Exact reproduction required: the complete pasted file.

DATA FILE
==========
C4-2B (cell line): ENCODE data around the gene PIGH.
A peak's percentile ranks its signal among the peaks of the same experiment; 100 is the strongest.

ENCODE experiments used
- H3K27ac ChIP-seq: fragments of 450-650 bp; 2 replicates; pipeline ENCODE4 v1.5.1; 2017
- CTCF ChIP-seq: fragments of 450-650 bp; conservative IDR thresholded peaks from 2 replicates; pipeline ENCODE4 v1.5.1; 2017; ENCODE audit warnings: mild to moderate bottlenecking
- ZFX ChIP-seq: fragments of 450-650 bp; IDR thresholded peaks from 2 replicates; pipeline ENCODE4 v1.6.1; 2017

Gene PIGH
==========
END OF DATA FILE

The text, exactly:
C4-2B (cell line): ENCODE data around the gene PIGH.
A peak's percentile ranks its signal among the peaks of the same experiment; 100 is the strongest.

ENCODE experiments used
- H3K27ac ChIP-seq: fragments of 450-650 bp; 2 replicates; pipeline ENCODE4 v1.5.1; 2017
- CTCF ChIP-seq: fragments of 450-650 bp; conservative IDR thresholded peaks from 2 replicates; pipeline ENCODE4 v1.5.1; 2017; ENCODE audit warnings: mild to moderate bottlenecking
- ZFX ChIP-seq: fragments of 450-650 bp; IDR thresholded peaks from 2 replicates; pipeline ENCODE4 v1.6.1; 2017

Gene PIGH